Conservatives May Create The Horrors They Warned About In Health Care Reform

One lesson of watching the battle to pass health care reform is that compromises must be made. I don’t agree with everything in the bill and many on the left do not feel it goes far enough. Steven Benen addressed the issue accepting a bill which does too little as a step in the right direction. He referred back to an article form Paul Begala which showed how limited Social Security was when originally passed when FDR was president:

No self-respecting liberal today would support Franklin Roosevelt’s original Social Security Act. It excluded agricultural workers — a huge part of the economy in 1935, and one in which Latinos have traditionally worked. It excluded domestic workers, which included countless African Americans and immigrants. It did not cover the self-employed, or state and local government employees, or railroad employees, or federal employees or employees of nonprofits. It didn’t even cover the clergy. FDR’s Social Security Act did not have benefits for dependents or survivors. It did not have a cost-of-living increase. If you became disabled and couldn’t work, you got nothing from Social Security.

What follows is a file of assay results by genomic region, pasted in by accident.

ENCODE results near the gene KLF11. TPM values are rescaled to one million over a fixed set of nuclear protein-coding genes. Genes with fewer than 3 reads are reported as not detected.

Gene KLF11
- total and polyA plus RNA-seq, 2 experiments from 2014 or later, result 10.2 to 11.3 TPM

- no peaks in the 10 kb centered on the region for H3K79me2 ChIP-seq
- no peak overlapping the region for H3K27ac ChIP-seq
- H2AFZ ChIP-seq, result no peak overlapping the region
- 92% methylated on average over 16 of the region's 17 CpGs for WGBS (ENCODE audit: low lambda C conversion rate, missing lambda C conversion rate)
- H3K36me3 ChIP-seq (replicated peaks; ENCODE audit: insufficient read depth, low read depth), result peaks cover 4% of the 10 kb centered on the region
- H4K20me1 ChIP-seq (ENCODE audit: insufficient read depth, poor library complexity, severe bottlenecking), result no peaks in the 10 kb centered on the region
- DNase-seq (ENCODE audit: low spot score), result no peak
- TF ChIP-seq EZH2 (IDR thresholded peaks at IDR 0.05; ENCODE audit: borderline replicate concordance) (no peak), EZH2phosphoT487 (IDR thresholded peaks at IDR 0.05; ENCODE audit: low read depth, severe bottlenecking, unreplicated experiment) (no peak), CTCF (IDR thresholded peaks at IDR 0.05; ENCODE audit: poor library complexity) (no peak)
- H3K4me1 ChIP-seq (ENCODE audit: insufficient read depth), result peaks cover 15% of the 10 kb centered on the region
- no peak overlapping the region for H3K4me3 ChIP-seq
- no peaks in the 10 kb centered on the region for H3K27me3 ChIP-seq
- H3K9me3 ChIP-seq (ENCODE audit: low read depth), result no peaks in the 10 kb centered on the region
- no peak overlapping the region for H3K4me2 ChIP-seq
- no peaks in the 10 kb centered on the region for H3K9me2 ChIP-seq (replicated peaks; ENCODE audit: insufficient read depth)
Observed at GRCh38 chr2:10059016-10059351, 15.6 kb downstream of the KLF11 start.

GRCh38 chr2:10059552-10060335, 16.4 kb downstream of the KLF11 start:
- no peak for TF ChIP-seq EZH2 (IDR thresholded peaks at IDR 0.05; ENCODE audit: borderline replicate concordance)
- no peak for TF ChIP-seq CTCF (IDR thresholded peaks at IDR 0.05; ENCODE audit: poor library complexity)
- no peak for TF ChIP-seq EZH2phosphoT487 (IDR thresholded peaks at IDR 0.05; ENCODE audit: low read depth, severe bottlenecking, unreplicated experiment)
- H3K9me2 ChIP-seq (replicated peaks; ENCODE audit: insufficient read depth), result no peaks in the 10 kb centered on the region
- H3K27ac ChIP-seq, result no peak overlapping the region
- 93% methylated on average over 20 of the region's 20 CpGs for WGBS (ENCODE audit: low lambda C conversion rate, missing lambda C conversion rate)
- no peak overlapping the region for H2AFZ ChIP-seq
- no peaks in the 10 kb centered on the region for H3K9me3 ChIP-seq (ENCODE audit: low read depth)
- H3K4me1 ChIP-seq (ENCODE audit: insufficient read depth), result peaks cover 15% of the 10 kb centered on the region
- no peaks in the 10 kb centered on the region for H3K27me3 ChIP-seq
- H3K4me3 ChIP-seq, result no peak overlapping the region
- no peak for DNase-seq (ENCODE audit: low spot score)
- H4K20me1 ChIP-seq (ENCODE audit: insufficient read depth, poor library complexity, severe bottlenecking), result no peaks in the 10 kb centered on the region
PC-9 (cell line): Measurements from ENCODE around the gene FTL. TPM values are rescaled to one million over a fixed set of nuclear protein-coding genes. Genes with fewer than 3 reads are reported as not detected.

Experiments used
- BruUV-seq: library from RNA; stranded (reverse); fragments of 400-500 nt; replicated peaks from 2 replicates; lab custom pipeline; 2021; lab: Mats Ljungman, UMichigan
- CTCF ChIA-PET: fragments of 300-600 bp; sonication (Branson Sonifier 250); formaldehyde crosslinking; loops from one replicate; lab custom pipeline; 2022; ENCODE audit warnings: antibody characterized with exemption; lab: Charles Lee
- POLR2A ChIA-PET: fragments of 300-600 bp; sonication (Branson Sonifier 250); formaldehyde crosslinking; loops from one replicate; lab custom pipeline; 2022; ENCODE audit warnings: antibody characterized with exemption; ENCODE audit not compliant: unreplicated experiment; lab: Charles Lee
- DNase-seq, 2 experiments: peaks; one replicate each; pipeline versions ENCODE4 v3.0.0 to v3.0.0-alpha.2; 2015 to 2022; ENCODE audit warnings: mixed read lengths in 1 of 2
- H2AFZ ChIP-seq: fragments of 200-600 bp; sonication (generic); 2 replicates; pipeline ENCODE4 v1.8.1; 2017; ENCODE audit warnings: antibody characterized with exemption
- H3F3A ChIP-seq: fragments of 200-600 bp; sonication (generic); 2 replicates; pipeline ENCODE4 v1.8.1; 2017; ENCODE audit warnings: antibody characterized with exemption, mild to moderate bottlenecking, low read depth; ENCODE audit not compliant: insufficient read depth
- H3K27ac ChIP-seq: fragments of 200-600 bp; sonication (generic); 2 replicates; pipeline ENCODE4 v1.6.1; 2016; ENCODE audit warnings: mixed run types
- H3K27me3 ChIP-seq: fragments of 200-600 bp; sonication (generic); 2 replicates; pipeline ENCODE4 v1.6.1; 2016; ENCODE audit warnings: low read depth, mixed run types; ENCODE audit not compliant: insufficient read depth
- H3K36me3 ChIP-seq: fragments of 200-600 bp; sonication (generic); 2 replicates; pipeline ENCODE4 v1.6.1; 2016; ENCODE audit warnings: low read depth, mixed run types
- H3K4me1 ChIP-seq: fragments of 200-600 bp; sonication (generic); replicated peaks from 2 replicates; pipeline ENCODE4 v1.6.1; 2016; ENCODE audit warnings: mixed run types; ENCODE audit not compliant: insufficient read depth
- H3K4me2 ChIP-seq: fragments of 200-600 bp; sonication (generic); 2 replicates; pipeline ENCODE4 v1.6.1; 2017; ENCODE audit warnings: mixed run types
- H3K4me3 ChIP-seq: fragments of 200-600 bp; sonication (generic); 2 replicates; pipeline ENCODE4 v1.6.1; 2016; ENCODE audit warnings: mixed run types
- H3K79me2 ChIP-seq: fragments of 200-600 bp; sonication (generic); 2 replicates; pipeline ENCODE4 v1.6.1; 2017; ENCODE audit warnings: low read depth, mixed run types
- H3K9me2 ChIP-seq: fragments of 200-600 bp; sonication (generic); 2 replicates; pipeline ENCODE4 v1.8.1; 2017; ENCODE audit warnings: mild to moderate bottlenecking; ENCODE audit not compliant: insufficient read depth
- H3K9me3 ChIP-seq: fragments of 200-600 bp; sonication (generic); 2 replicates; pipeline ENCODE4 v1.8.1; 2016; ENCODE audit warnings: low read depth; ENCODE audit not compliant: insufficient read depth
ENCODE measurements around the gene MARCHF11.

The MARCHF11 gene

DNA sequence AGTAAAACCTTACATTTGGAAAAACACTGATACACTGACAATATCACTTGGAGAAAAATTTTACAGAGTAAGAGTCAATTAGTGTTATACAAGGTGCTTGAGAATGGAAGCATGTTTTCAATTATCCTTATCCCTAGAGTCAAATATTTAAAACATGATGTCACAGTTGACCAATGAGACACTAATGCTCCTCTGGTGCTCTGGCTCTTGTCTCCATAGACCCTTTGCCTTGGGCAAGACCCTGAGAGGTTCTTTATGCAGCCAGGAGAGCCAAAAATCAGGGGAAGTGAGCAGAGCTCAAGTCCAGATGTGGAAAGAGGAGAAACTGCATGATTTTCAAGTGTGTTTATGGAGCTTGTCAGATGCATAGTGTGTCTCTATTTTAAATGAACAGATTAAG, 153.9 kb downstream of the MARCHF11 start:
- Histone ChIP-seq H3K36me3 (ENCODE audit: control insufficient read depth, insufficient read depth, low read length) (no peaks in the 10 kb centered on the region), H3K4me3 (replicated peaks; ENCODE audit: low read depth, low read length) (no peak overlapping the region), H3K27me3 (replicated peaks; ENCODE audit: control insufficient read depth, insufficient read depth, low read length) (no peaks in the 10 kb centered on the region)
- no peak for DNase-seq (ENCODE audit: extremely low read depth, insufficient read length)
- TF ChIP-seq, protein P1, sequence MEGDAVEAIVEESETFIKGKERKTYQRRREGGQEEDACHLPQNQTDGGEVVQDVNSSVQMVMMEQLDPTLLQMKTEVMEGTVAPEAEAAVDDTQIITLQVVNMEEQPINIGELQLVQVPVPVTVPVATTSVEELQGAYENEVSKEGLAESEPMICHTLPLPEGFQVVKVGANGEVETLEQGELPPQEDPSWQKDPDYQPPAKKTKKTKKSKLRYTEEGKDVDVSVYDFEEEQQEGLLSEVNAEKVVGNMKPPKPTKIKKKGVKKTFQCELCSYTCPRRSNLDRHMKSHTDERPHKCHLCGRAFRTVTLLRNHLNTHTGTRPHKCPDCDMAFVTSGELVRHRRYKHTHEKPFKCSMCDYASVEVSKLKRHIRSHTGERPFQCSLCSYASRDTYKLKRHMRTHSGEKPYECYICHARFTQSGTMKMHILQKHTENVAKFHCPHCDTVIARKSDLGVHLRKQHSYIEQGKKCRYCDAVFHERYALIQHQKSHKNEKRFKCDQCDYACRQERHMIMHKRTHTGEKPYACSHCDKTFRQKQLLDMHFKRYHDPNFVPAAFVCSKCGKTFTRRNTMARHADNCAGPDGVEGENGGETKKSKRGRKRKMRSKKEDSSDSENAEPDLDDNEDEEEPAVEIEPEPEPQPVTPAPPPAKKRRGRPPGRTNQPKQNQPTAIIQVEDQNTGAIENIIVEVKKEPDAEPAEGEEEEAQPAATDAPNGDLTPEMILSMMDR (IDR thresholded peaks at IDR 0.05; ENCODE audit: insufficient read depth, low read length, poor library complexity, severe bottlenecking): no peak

If that version of Social Security were introduced today, progressives like me would call it cramped, parsimonious, mean-spirited and even racist. Perhaps it was all those things. But it was also a start. And for 74 years we have built on that start. We added more people to the winner’s circle: farmworkers and domestic workers and government workers. We extended benefits to the children of working men and women who died. We granted benefits to the disabled. We mandated annual cost-of-living adjustments. And today Social Security is the bedrock of our progressive vision of the common good.

Health care may follow that same trajectory. It would be a bitter disappointment if health reform did not include a public option. A public plan that keeps the insurance companies honest is, I believe, the right policy and the right politics. I believe subsidies should extend to as many Americans as need help and that the hard-earned health benefits of middle-class Americans should not be taxed. I believe insurer abuses like the preexisting-condition rule should be outlawed. The question is not whether I or other progressives will support a health-reform bill that includes everything we want but, rather, whether we will support a bill that doesn’t.